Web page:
The Center for Food Safety (CFS) filed a new legal action demanding that the U.S. Department of Agriculture prohibit hydroponic operations from using the organic label.
CFS said hydroponic production systems — a catch-all term that applies to food production methods that do not use soil — do not meet federal organic standards and violate organic law, which requires that organic farming include soil improvement and biodiversity conservation; hydroponic systems cannot comply with the organic standard's vital soil standards because hydroponic crops do not use soil at all.
The CFS filing was endorsed by more than a dozen other organic farmer, consumer, retailer and certifying organizations, including the Organic Farmers Assn., Northwest Organic Dairy Producers Alliance, PCC Community Markets and The Cornucopia Institute.
"Mislabeling mega-hydroponic operations as 'organic' is contrary to the text and basic principles of the organic standard. Right now, there is a pitched battle for the future of organic, and we stand with organic farmers and consumers who believe the label must retain its integrity," CFS legal director George Kimbrell said.
The groups said consumers trust the organic label and pay extra for the assurance that it indicates a more healthful and environmentally friendly way of producing the food they buy. Since the federal Certified Organic label was introduced more than 20 years ago, the organic food market has grown exponentially and is now a $60 billion industry in which multinational corporations have bought organic brands and, thus, compete with small food producers growing food using environmentally friendly methods.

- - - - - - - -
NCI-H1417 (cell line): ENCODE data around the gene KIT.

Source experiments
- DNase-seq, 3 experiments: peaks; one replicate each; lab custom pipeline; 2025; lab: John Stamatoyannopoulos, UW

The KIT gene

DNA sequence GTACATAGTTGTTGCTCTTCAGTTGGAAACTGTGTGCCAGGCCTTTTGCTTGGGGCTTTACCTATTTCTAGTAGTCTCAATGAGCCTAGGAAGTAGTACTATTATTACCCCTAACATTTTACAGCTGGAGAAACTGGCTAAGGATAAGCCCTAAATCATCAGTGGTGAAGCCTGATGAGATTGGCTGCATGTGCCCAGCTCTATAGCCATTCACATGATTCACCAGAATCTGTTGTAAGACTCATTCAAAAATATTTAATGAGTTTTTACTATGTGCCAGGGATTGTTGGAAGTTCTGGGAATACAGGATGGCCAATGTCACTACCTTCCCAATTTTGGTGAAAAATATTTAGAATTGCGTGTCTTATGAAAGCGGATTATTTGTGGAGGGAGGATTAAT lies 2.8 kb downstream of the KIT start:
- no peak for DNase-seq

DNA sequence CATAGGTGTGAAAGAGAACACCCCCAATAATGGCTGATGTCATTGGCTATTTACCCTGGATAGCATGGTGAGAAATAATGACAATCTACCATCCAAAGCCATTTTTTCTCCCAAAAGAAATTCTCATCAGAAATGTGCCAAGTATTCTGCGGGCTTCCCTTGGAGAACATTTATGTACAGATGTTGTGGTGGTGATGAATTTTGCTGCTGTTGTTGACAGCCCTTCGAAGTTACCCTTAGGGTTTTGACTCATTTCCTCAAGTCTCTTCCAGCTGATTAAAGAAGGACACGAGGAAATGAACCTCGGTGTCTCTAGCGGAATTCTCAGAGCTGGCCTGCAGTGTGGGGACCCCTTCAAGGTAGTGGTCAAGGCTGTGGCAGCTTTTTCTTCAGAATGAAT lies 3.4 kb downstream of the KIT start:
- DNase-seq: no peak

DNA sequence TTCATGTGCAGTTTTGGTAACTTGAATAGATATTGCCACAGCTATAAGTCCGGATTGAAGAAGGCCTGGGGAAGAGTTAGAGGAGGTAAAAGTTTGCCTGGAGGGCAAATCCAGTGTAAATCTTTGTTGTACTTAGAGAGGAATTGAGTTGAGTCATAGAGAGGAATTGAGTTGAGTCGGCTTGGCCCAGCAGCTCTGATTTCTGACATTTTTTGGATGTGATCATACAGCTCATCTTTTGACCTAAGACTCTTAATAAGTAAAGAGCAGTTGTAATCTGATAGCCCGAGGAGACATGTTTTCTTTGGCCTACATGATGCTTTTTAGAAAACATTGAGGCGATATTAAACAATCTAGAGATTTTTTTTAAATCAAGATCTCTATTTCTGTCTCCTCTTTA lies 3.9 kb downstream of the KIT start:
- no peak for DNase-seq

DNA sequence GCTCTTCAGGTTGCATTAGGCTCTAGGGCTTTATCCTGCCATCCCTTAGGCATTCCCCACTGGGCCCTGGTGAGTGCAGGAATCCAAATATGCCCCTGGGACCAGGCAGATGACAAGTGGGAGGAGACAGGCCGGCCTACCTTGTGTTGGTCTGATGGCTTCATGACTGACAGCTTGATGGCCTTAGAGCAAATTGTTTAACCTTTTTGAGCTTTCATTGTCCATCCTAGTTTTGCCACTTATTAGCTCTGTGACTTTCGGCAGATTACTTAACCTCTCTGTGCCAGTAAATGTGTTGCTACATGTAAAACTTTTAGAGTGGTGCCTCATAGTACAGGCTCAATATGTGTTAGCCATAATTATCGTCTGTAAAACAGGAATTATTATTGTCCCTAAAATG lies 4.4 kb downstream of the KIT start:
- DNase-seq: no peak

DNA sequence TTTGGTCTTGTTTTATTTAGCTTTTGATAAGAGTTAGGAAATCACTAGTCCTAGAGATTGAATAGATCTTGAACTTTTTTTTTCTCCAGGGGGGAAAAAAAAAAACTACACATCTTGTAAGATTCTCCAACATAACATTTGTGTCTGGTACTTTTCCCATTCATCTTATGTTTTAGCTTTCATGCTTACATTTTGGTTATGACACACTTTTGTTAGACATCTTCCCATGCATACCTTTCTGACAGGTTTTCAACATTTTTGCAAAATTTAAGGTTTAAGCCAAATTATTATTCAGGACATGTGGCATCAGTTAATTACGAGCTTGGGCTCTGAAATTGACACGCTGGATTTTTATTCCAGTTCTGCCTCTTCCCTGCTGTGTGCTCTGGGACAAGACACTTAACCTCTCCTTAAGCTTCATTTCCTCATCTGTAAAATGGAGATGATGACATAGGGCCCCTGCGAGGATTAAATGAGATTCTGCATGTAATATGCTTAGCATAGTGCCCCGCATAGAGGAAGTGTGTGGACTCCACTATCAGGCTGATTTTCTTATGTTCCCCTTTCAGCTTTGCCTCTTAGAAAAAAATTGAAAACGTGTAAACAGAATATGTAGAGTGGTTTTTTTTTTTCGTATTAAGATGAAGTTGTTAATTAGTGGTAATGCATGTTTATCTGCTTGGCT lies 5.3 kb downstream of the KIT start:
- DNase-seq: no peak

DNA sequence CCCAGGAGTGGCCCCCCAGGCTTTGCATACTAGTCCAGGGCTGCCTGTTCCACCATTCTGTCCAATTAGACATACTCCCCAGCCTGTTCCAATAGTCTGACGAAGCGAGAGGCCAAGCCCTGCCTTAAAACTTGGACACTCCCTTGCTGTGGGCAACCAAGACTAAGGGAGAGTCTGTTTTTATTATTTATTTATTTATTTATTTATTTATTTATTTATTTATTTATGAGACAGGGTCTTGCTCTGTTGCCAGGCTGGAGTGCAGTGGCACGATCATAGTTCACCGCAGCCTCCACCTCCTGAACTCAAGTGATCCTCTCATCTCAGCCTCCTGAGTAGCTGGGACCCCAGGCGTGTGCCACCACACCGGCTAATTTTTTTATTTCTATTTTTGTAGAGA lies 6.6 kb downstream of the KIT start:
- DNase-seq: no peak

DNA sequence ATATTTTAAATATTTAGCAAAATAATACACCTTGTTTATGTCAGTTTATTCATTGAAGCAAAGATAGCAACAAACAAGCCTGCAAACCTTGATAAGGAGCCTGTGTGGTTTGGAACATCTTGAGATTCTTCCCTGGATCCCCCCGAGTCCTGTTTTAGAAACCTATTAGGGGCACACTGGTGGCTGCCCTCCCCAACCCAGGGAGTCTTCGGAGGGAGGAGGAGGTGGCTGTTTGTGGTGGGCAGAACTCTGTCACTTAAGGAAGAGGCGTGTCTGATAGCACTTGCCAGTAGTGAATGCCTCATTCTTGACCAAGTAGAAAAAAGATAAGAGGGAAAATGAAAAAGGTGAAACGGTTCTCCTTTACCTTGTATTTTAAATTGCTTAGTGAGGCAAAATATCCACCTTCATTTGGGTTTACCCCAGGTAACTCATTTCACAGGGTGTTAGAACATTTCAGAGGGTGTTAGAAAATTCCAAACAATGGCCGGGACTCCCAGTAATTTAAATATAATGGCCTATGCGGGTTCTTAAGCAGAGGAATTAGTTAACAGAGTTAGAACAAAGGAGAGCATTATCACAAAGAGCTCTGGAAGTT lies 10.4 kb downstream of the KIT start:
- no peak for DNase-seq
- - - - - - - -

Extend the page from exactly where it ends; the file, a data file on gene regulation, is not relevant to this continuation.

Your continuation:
"Allowing hydroponic systems to be certified as organic undercuts the livelihood of organic farmers that take great lengths to support healthy soil as the bedrock of their farms," Kate Mendenhall, director of the Organic Farmers Assn., stated. "Hydroponic producers getting the benefit of the organic label without actually doing anything to benefit the soil undermines the standard and put all soil-based organic farmers at an untenable economic disadvantage."
Organic agriculture certification has always included soil requirements such as fostering soil fertility, improving soil quality and using environmentally beneficial farming methods like proper tillage and crop rotation. “The National Organic Standards Board, the expert body assigned by Congress to advise USDA on organic matters, recommended that the agency prohibit certification of hydroponic systems, but USDA instead continues to allow hydroponics. Canada and Mexico also prohibit hydroponics from organic, and the European Parliament voted to end the organic certification of hydroponic products in April 2018,” CFS said in a statement.